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After a ‘second Nakba,’ Palestinians return to Syria’s Yarmouk

By Kobi Guillory

Abeer Ali Naif’s rebuilt home in Yarmouk camp, Damascus.

Damascus, Syria – Enormous piles of rubble and trash line the streets of the Yarmouk refugee camp in south-central Damascus in late May, 2021. Most structures bear reminders of the war: bullet holes, sandbags, the fading graffiti of various factions. Some buildings have collapsed entirely. Stray cats and dogs roam the eerie, quiet streets.

Just off of the main Yarmouk Street, however, signs of life begin to appear. Behind a destroyed pharmacy, plastic chairs are arranged outside the home of Abeer Ali Naif and her family. A small fluorescent light illuminates the entryway. Clothes hang out to dry from the restored balcony, adorned with decorative wrought iron. Potted plants climb the patched stucco walls from a section of narrow street that stands out for its lack of debris.

Naif has returned to Yarmouk, but she is from Palestine. Her family was ethnically cleansed by Zionists during the Nakba of 1948, after which they found their way to the Yarmouk refugee camp in Syria.

Calling it a “camp” is a bit of a misnomer. Soon after it was established in 1948, modern apartment blocks, schools, hospitals, businesses and banks were established. Yarmouk quickly grew into a thriving neighborhood of Damascus, home to over 160,000 Palestinians and at least that many Syrians – many themselves displaced after the Zionist takeover of Syria’s Golan Heights in 1967.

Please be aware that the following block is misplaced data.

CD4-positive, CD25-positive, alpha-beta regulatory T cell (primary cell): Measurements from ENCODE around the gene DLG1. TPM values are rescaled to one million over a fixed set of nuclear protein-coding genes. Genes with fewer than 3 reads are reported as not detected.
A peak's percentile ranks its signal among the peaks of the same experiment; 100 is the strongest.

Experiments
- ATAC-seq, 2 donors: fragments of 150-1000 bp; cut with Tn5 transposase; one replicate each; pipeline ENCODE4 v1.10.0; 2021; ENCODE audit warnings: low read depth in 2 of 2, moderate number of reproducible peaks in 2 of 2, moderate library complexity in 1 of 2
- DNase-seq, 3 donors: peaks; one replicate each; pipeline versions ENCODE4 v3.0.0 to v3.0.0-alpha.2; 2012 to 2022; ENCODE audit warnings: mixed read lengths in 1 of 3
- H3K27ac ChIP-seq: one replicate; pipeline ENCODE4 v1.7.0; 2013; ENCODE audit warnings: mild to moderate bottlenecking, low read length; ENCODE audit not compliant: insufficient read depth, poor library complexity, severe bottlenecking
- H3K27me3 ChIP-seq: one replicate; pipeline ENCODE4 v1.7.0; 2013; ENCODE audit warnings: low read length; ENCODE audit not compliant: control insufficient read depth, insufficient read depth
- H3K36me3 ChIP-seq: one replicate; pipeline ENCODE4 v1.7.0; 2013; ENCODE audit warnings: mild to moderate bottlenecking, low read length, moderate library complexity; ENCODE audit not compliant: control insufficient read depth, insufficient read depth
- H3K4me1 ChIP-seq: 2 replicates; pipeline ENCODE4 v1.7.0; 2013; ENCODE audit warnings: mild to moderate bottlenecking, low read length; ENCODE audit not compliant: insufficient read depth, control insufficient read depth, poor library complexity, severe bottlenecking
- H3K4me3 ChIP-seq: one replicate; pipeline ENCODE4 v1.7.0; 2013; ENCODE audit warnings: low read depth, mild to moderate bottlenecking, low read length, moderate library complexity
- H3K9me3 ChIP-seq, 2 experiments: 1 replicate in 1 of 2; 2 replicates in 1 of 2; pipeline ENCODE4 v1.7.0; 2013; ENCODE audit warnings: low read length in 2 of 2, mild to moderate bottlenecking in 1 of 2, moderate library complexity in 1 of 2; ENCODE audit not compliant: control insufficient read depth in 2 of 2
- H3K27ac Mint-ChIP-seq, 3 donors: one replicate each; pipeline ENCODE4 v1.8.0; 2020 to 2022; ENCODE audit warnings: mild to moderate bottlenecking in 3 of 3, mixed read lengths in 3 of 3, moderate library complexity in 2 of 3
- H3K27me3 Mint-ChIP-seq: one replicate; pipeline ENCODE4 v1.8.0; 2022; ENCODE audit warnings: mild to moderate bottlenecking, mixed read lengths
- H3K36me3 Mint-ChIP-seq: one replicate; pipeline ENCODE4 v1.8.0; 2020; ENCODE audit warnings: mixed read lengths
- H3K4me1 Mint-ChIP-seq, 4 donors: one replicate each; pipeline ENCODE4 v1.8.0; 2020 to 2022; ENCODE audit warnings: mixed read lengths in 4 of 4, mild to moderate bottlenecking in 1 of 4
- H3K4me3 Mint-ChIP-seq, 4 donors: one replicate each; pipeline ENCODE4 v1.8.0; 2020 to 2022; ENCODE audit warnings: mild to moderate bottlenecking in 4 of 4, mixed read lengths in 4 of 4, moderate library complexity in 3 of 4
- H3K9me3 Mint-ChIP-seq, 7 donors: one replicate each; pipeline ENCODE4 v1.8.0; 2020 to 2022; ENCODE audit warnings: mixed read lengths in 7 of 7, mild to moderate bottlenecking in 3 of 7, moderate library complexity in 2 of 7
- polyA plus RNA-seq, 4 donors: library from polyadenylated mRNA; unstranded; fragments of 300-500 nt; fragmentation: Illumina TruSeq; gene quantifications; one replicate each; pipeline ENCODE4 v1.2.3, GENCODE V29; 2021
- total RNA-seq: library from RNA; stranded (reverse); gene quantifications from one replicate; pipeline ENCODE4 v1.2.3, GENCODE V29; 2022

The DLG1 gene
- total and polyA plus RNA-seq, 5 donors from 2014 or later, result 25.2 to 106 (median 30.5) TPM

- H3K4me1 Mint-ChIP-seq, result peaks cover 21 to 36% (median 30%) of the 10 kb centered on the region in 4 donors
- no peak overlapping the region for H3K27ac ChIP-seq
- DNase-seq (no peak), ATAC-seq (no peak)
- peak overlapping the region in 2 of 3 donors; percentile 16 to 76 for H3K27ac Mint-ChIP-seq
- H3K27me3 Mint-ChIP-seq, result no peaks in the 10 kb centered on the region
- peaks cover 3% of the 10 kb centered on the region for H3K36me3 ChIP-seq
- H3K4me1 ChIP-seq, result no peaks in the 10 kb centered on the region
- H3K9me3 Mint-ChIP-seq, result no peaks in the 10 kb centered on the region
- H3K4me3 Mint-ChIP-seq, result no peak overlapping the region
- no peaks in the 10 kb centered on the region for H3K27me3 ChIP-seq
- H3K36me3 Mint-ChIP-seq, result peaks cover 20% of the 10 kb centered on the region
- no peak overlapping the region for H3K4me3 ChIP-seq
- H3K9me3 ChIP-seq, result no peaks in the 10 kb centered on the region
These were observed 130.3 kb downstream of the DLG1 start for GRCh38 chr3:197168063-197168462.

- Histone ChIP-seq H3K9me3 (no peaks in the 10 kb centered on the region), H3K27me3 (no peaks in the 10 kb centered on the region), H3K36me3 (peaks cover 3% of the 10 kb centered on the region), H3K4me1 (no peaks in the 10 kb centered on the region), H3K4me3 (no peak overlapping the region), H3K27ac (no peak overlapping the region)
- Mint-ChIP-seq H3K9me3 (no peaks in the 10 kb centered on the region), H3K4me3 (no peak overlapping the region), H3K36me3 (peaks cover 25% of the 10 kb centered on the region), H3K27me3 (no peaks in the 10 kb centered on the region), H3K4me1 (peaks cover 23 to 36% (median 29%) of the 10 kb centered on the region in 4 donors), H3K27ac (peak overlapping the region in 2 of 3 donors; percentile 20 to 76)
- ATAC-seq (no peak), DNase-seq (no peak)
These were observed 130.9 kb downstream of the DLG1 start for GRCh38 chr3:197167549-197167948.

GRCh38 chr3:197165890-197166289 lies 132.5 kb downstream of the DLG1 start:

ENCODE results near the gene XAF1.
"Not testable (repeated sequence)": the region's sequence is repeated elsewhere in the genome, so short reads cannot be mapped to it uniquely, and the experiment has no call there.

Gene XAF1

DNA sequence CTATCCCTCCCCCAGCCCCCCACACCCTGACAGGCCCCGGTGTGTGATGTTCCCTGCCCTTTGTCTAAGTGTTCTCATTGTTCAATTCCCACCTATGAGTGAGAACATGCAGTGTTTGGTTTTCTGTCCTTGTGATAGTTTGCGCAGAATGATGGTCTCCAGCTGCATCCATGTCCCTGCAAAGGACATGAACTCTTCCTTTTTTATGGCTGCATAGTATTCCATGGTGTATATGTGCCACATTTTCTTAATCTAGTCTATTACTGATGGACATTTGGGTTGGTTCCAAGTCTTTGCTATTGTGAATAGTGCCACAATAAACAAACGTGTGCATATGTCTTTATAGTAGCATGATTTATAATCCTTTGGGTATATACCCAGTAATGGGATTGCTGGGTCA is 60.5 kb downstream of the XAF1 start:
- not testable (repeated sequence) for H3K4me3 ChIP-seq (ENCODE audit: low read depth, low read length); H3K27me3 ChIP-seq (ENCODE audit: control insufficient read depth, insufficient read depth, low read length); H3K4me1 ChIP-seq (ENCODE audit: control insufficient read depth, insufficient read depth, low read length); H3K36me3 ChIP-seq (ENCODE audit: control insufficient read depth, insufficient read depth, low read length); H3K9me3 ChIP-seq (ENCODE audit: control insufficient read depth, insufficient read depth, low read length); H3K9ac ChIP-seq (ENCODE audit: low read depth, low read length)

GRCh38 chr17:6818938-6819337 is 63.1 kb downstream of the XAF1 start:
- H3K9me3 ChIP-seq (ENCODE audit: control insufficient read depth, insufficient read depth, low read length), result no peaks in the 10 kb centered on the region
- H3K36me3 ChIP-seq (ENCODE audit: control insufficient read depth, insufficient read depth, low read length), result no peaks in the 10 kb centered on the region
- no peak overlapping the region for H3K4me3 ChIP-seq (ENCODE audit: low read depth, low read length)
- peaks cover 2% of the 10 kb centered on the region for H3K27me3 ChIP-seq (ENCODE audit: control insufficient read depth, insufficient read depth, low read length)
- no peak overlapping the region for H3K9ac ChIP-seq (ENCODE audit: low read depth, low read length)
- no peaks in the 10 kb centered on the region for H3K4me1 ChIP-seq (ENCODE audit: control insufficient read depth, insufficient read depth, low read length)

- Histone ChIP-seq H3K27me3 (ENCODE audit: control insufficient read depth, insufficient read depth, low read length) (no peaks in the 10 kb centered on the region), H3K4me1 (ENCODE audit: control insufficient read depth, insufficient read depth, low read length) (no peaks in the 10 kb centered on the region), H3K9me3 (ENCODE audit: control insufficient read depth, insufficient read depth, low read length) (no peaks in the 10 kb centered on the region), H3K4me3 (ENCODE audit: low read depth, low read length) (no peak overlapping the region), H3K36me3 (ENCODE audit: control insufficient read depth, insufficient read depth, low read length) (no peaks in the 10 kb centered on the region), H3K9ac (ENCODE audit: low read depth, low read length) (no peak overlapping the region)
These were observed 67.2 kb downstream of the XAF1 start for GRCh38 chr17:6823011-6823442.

“The conditions in Palestinian refugee camps in Syria were much better than in other countries,” explains Amal Wahdan, a Ramallah-based activist with the One Democratic State In Palestine campaign who accompanied Fight Back! to visit Yarmouk. Wahdan spent time in Yarmouk herself, after being deported from the West Bank in 1990 during the First Intifada. She later was allowed to reenter, though not to her family’s original home.

“Palestinians in Syria are considered equal to Syrians,” she says. “They get free education and free healthcare, can work at any job based on their qualifications, and own their own businesses and homes.” Contrast that to neighboring Lebanon, where Palestinians are only allowed to work in certain jobs, and only for companies owned by Lebanese nationals.

“Yarmouk was called the capital of the Palestinian diaspora, politically and economically,” she says.

Outside her home, Naif agrees. “We were living in peace,” she says. “Until the Saudis, the U.S., Turkey and Qatar sent terrorists.”

The fall of Yarmouk

The destruction of Yarmouk unfolded gradually. As the war broke out across Syria, most Palestinian factions in the camp pledged their neutrality. But in mid-2012, a wave of assassinations targeted the leftist Popular Front for the Liberation of Palestine – General Command group, which was seen as close to the Syrian government. Even then, the Syrian army stayed out of the situation, out of respect for the camp’s traditional Palestinian autonomy.